"We are playing really good baseball. We are going to try to continue to do that. In a long season, you lose a couple in a row sometimes like this," catcher Nick Hundley said of an Orioles club that had won eight consecutive series prior to dropping two of its last three. "We've been playing great. We are not going to let this hiccup affect us more than it should."
The Orioles, who officially announced Saturday that Manny Machado is out for the season -- joining catcher Matt Wieters -- have lost two games in their lead over the second-place Yankees since Wednesday. But Baltimore still has a nice edge and is far from panic mode after the back-to-back losses at Wrigley Field.
"We're looking at the games we can control and those are the games that we play," O's starter Bud Norris, who went a rain-shortened two innings, said of his club's spot in the standings. "We're just trying to put more 'W's in the win column, and I think that's the No. 1 priority. We've got a lot of baseball left against our own division, and we're definitely not looking back, we're looking forward."
There wasn't much positive to reflect back on in Saturday's afternoon contest, which ended well into the evening and spanned more than six hours when the final out was recorded.
Norris, who drove in a run in the second inning, allowed four runs over a quick six outs and never got a chance to go deep. He got into trouble with a leadoff walk in the second, and a trio of singles tied the game at 1. He struck out No. 9 batter Kyle Hendricks and ran a full count to Chris Coghlan before the left fielder delivered a bases-clearing triple into right field. Coghlan, who was 0-for-15 with six strikeouts in his career against Norris heading into the at-bat, put the Cubs up, 4-2, before play was halted due to weather.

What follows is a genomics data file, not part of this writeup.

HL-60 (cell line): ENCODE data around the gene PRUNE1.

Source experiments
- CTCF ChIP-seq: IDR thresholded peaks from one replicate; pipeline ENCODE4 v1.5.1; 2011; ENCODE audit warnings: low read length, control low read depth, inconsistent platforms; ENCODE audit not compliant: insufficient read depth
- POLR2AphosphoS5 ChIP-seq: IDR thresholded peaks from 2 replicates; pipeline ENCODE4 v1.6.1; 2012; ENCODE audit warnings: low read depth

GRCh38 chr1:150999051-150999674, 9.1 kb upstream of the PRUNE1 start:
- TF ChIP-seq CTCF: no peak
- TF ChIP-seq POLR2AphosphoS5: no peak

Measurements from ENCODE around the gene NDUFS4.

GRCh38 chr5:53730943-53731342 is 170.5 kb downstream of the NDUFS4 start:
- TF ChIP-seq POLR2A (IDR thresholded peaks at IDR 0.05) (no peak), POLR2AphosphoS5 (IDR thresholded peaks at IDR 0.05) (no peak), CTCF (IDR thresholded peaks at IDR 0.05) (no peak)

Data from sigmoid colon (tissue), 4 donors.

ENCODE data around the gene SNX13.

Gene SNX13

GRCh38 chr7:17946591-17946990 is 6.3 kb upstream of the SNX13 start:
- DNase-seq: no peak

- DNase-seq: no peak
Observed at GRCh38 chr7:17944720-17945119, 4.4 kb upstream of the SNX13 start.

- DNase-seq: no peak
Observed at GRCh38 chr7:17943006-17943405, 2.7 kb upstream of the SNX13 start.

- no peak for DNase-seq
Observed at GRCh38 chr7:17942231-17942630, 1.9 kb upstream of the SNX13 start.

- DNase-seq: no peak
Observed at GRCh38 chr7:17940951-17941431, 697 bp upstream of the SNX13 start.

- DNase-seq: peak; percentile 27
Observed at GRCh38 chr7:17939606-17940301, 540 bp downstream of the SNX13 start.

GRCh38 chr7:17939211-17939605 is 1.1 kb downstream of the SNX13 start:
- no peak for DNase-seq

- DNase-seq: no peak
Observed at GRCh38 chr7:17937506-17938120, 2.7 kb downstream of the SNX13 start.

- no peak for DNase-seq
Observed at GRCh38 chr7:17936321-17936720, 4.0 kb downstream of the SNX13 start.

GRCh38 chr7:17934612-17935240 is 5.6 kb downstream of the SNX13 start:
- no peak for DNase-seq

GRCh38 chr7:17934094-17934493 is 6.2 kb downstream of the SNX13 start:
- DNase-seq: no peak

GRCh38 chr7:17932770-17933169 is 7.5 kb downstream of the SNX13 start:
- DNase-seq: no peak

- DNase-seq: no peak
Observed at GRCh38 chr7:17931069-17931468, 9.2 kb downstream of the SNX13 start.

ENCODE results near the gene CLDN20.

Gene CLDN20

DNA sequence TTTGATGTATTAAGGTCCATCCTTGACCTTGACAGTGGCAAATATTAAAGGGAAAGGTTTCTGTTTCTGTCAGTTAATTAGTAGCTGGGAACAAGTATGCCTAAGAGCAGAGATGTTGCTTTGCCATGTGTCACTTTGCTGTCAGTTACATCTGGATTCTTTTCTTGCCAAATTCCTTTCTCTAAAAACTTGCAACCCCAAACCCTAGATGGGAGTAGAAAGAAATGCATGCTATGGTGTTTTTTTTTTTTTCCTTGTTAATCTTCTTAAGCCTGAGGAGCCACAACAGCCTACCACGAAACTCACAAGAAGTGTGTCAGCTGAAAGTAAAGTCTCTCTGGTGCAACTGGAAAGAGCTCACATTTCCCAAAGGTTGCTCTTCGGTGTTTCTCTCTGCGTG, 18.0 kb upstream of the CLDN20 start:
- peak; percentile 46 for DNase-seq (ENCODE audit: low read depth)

"There's no place to throw here to keep a guy warm, unlike other ballparks, so once a guy's out of there at the 20- or 30-minute mark, he's done for me," Orioles manager Buck Showalter said of the decision to go with Ubaldo Jimenez when play resumed.
Jimenez, making his first relief outing since 2006, helped keep Showalter from overextending the 'pen and held the Cubs to one run over four innings with five strikeouts. Moved to relief earlier this week, the struggling Jimenez did a commendable job of giving the Orioles length and allowed just three hits and a walk over that span.
"When [Jimenez is] called on to go out there and try to do something he hasn't done a whole lot in the past, it's not going to be the easiest thing for him," Hundley said. "But he went out there and battled, competed and threw strikes. He's a professional. He's still working like crazy. He's not going to give up, he's very tough-minded, tough mentally. And for him to go out there and give us a chance to win was impressive."
The O's offense was not. Despite some good at-bats and a pair of early runs off starter Kyle Hendricks, the Orioles had no answer when the tarp was removed and mustered up just two hits the rest of the way.
Cubs right-hander Justin Grimm went 3 1/3 innings and allowed one baserunner -- Nelson Cruz's sixth-inning walk -- with Wesley Wright recorded the next five outs.
"It was huge," Hendricks said of the job done by the Cubs' relievers. "Words can't really describe how big it was. They won the game."
Orioles right-hander Tommy Hunter allowed one run in the seventh on a solo homer to Cubs phenom Javier Baez and another run in the eighth, as Chicago extended its lead to five and picked up its first series win in five tries.
"We've been in those shoes, too," Showalter said of the Cubs playing spoiler late in the year. "They're a good, solid, aggressive bunch and they're trying to establish themselves in their organization. ... They've got a lot of things to establish and prove, as we do."